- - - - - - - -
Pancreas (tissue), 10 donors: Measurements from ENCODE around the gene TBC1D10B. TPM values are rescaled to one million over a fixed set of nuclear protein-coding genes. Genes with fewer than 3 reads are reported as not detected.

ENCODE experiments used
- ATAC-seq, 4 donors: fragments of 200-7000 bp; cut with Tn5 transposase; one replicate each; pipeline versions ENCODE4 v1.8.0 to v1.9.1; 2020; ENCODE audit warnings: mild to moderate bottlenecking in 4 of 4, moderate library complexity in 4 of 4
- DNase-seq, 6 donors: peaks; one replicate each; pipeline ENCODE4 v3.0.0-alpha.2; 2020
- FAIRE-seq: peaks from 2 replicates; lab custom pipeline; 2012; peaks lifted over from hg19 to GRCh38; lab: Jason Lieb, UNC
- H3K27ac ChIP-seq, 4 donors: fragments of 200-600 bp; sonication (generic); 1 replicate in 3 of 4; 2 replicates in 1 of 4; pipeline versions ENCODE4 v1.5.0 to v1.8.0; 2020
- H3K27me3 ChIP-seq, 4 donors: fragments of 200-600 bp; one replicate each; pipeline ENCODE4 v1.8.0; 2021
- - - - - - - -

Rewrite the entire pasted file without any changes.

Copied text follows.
Pancreas (tissue), 10 donors: Measurements from ENCODE around the gene TBC1D10B. TPM values are rescaled to one million over a fixed set of nuclear protein-coding genes. Genes with fewer than 3 reads are reported as not detected.

ENCODE experiments used
- ATAC-seq, 4 donors: fragments of 200-7000 bp; cut with Tn5 transposase; one replicate each; pipeline versions ENCODE4 v1.8.0 to v1.9.1; 2020; ENCODE audit warnings: mild to moderate bottlenecking in 4 of 4, moderate library complexity in 4 of 4
- DNase-seq, 6 donors: peaks; one replicate each; pipeline ENCODE4 v3.0.0-alpha.2; 2020
- FAIRE-seq: peaks from 2 replicates; lab custom pipeline; 2012; peaks lifted over from hg19 to GRCh38; lab: Jason Lieb, UNC
- H3K27ac ChIP-seq, 4 donors: fragments of 200-600 bp; sonication (generic); 1 replicate in 3 of 4; 2 replicates in 1 of 4; pipeline versions ENCODE4 v1.5.0 to v1.8.0; 2020
- H3K27me3 ChIP-seq, 4 donors: fragments of 200-600 bp; one replicate each; pipeline ENCODE4 v1.8.0; 2021